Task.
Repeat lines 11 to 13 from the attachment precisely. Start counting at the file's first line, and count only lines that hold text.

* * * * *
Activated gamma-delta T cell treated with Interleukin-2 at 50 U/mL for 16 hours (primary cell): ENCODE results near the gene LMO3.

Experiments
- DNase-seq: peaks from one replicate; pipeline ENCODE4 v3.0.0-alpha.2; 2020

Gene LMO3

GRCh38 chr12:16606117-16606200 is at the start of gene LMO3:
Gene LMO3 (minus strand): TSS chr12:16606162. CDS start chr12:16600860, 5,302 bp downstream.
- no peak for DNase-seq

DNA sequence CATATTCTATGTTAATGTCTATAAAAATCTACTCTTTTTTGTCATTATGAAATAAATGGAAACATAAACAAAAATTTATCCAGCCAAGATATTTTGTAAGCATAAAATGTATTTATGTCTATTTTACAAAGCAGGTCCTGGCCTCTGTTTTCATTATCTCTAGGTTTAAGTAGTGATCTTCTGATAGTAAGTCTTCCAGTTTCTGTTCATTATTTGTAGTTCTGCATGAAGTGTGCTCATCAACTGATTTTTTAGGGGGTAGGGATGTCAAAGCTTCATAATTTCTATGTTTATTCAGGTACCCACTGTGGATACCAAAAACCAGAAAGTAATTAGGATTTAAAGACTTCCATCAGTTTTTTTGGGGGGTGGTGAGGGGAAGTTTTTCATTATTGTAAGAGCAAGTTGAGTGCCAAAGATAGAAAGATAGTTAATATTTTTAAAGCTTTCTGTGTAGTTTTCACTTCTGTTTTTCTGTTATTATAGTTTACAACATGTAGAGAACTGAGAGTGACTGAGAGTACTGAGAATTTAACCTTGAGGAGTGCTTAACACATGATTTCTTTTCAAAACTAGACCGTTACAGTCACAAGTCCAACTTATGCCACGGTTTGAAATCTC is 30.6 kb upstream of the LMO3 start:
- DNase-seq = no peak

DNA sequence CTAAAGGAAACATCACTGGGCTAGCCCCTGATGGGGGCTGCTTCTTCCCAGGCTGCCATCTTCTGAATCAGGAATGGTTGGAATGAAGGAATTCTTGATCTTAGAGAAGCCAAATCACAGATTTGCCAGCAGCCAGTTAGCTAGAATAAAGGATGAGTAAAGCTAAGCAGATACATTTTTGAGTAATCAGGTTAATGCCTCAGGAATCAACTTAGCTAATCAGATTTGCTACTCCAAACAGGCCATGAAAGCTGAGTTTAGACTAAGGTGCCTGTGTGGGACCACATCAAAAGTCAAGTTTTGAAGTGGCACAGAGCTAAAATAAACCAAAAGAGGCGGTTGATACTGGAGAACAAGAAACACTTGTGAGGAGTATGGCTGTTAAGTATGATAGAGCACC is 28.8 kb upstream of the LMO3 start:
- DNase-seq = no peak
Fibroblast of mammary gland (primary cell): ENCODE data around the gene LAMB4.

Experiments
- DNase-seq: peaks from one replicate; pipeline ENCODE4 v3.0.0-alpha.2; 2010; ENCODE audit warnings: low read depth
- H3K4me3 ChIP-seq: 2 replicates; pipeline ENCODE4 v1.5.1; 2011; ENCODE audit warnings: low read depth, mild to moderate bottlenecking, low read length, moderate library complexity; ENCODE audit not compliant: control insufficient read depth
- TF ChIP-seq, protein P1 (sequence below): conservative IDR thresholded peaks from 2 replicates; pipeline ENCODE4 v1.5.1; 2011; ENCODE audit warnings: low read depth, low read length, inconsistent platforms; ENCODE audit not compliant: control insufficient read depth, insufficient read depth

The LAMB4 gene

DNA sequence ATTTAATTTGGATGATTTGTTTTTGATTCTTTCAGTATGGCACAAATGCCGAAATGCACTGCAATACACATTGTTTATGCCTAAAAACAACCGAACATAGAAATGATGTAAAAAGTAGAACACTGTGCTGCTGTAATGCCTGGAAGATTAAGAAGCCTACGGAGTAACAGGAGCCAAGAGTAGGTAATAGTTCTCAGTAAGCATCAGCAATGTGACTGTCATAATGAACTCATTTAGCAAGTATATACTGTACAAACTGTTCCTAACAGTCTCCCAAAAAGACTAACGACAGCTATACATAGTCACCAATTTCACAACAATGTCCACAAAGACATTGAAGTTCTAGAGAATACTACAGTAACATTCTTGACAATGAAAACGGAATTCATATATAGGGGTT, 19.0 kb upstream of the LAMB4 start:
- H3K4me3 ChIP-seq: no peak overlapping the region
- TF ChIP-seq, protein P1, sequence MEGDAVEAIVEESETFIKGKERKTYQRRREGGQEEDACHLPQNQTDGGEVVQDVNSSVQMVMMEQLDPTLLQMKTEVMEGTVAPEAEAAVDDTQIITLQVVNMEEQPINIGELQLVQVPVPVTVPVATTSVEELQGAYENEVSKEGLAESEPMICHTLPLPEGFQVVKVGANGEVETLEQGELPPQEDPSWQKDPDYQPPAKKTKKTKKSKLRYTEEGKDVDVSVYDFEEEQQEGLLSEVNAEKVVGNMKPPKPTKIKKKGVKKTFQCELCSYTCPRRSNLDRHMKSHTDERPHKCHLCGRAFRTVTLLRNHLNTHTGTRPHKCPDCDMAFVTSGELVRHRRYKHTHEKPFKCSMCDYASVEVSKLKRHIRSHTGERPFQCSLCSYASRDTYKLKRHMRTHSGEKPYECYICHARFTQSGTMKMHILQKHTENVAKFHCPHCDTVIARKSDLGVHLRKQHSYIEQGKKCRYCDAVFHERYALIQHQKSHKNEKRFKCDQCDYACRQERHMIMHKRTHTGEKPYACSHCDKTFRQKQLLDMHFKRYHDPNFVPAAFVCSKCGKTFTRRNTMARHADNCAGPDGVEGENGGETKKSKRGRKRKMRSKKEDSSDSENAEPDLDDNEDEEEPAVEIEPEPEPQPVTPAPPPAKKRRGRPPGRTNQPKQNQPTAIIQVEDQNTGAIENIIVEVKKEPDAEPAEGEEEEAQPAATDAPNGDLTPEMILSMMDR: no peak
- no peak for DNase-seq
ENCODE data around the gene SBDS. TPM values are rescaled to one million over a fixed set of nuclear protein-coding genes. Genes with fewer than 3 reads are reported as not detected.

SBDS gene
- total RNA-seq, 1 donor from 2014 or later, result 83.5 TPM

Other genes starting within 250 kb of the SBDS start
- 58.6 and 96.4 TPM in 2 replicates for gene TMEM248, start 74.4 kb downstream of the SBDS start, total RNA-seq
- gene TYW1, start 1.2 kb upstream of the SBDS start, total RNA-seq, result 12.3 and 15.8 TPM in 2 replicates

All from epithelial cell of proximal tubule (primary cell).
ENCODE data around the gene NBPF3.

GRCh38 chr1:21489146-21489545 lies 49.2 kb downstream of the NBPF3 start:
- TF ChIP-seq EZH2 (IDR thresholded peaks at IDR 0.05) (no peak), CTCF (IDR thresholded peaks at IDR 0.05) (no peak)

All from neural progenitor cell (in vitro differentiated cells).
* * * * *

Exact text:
- DNase-seq = no peak
Fibroblast of mammary gland (primary cell): ENCODE data around the gene LAMB4.

Experiments